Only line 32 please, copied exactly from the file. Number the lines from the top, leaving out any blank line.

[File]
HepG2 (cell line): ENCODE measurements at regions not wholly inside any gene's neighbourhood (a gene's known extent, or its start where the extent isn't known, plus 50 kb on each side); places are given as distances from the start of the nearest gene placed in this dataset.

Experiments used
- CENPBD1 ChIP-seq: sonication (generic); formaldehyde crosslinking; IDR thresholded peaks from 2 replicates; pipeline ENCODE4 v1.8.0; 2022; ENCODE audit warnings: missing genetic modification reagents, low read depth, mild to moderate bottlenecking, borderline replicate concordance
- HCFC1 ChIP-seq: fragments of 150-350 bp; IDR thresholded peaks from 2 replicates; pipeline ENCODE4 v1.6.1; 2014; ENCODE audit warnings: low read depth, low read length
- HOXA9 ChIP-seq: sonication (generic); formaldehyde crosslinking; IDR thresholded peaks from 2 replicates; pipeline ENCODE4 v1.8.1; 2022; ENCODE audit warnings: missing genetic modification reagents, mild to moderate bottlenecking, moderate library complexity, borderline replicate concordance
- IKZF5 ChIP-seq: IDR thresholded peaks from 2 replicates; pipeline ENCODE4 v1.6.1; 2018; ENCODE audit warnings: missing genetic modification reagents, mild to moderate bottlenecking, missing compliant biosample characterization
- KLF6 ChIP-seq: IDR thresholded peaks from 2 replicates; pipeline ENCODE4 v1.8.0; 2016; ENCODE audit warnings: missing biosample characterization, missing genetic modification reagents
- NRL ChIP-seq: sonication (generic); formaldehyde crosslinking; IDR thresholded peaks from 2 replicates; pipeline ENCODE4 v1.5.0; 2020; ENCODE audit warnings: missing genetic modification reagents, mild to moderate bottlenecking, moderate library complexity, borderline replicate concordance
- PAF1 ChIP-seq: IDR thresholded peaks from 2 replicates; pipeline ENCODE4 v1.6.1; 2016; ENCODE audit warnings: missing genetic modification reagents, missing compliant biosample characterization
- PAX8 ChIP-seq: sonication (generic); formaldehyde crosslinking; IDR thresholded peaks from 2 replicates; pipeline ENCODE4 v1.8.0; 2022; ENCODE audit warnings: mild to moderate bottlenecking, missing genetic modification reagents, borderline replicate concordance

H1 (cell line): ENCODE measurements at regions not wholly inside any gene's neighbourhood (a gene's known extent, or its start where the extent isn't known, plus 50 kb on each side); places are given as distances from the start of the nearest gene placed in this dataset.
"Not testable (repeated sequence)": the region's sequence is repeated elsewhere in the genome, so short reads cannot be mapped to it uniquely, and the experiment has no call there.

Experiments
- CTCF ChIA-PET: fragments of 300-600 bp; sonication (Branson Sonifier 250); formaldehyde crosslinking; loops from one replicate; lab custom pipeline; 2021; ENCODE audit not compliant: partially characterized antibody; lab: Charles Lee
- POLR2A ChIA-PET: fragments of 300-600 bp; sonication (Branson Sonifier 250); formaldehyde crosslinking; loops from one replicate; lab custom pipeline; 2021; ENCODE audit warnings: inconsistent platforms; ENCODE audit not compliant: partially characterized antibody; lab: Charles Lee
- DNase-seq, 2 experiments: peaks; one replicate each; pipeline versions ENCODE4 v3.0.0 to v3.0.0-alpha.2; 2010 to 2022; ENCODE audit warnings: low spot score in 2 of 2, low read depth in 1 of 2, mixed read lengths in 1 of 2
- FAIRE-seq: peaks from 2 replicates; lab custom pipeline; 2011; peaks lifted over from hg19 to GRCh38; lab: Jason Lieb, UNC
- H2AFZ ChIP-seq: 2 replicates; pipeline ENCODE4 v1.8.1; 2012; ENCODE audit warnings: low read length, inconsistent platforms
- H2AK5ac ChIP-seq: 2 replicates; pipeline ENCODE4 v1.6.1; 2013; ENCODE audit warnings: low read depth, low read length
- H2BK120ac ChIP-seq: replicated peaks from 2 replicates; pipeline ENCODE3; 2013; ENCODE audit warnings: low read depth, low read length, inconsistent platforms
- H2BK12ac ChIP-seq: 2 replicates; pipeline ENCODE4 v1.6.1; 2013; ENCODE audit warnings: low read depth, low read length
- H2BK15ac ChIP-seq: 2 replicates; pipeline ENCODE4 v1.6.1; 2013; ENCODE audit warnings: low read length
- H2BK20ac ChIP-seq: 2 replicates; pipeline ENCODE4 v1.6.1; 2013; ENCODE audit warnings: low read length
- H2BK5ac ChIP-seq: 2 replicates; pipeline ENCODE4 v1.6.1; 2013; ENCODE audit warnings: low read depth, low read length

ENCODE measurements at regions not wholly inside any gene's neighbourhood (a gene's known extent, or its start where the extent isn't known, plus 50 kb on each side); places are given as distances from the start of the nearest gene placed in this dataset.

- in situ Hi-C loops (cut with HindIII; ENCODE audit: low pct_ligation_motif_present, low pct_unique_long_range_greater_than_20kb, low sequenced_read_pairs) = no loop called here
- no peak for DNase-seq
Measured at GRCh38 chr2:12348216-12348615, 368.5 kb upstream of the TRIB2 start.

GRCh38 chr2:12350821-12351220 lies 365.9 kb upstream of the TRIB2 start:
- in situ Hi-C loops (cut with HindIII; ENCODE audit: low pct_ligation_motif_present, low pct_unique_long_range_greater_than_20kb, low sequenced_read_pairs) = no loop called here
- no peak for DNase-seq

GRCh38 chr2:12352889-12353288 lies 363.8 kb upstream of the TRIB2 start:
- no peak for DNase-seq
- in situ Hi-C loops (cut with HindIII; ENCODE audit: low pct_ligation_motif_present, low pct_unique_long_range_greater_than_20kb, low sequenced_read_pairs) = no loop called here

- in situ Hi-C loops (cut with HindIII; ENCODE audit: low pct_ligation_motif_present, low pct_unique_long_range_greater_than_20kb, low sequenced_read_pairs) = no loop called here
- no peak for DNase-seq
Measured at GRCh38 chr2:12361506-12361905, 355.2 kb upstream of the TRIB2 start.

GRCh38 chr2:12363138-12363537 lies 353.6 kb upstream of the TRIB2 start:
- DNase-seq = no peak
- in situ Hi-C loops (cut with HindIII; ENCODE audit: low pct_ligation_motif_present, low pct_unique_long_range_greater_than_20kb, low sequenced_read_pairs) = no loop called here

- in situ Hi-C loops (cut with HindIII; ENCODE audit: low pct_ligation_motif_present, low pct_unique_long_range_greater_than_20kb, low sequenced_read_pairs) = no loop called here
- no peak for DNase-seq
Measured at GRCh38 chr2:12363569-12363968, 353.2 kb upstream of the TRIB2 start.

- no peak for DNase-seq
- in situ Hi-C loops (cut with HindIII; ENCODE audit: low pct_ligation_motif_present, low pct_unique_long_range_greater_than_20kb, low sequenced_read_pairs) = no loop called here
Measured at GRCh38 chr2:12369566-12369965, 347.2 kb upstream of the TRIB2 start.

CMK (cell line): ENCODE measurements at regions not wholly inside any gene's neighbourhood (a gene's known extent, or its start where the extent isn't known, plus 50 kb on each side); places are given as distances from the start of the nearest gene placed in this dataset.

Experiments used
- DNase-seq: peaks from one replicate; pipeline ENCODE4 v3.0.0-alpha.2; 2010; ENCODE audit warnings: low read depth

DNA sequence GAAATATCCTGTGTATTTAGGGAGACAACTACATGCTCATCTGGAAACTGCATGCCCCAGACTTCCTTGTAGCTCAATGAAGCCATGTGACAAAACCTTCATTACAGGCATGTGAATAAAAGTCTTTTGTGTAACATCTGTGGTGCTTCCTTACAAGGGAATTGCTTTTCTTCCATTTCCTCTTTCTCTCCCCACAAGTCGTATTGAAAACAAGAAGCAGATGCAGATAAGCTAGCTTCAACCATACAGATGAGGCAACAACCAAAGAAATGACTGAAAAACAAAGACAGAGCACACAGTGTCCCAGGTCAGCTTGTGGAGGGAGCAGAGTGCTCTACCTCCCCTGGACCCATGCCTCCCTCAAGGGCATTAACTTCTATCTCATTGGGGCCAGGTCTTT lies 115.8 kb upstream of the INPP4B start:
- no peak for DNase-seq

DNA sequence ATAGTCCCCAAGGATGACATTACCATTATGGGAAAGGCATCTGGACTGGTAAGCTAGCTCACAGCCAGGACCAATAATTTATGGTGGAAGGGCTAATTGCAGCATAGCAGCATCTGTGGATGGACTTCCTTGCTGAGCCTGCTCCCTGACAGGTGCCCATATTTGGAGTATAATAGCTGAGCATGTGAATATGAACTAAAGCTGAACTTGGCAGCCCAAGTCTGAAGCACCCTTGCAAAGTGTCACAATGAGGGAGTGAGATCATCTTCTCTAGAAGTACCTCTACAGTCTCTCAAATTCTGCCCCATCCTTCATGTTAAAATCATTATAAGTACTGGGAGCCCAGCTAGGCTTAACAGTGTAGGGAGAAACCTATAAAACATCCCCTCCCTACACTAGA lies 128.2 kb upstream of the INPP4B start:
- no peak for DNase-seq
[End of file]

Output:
GRCh38 chr2:12352889-12353288 lies 363.8 kb upstream of the TRIB2 start: